Some cold and flu germs only live for a few minutes.
The mayfly has a life expectancy ranging from half an hour up until a maximum of twenty-four hours.
Our skin cells live, on average, two to four weeks.
Some octopuses live six months. Others, up to five years.
In 2010, the worldwide average life expectancy for homo sapiens was 67.2 years, although, currently, where I live, it is closer to 80 years.
Some species of turtle can live between 150-250 years.
Some pine trees can live over 5000 years. Some sponges are thought to be more than 10,000 years old.
Tirritopsis nutricula is a species of jellyfish that is immortal — it will live as long as the ocean will sustain it.
Our sun is estimated to be 5 billion years old and is expected to live another 5 billion years before it dies.
The universe, although harder to calculate, may be somewhere around 13.75 +/- 0.1 gigayears old. I’m not sure how much older it’s supposed to live before it doesn’t anymore.
How can all these “things” co-exist? How can we inhabit a space together? Isn’t that amazing?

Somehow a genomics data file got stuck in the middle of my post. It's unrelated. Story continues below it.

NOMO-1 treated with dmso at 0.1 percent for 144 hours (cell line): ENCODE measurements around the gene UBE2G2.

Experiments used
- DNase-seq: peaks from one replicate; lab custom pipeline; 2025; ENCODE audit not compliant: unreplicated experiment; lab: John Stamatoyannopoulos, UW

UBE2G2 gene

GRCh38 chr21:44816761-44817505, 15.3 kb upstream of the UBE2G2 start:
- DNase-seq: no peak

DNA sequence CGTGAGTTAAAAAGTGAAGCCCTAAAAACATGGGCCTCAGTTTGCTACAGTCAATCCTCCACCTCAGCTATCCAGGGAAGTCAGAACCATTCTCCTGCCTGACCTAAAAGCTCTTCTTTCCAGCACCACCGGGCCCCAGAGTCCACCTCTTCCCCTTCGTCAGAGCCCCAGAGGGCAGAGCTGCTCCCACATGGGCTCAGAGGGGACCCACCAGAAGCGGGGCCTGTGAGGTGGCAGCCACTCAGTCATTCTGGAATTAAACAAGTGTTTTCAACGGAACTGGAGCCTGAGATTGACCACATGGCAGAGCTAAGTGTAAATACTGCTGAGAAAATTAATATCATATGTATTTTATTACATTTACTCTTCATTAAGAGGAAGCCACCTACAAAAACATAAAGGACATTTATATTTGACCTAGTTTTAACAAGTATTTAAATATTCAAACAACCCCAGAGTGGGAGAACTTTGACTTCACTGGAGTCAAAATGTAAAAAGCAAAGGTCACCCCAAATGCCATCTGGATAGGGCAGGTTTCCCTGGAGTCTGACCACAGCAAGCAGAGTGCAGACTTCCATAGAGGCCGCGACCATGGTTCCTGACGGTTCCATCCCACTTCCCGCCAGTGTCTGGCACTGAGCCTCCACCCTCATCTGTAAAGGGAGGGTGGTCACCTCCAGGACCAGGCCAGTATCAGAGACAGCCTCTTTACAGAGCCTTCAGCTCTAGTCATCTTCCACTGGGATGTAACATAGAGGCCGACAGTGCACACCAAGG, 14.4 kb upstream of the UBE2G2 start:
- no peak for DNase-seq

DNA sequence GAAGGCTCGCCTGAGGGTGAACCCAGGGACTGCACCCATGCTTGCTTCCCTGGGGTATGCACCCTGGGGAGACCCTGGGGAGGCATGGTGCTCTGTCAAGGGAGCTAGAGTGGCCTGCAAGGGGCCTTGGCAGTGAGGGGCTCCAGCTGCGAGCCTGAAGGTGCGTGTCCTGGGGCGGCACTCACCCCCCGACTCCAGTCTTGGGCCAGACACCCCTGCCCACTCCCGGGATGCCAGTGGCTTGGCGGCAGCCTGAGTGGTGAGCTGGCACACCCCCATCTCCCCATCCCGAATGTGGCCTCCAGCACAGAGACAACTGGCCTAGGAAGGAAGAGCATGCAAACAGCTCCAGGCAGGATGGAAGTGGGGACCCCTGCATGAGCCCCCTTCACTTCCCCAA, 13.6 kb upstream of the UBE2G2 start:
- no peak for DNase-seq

What is the measure of a life? The mayfly is born, reproduces, and dies in a day or less. Does it experience angst? Does the pine tree? Do we want them to?
Does the sun feel the same about us as we feel about our skin cells?
Does a cold germ feel about itself the same as we feel about ourselves?
Does a 10,000 year old sponge look at the brevity of our lives and wonder if, between being born, reproducing, and dying, we ever find time to ask bigger questions about meaning and beauty and truth?
Does the length of time that one lives determine the kind of meaning one finds in life?
Elephants have the same lifespan as we do. Do elephants think the same as we do? They, too, bury their dead. They mourn the loss of loved ones with tears streaming down their faces. Their children play. They like to shower.
Why are they not like us? Why have they not developed civilizations and cities and guns? We do they let us slaughter them?
Is it because they were wise enough to not put the men in charge?
Or is it because they’ve decided that they do not want to be like us? Is it because they remember that if we forget that we are animals we become brutes? Perhaps they would rather die with the earth instead of becoming like those who got civilized and killed the earth?
Instead, they roam their ranges, follow the water, and forage for food. Perhaps their lives look hard to us. But that, too, may be a sign of all that we have forgotten. And all that they have not.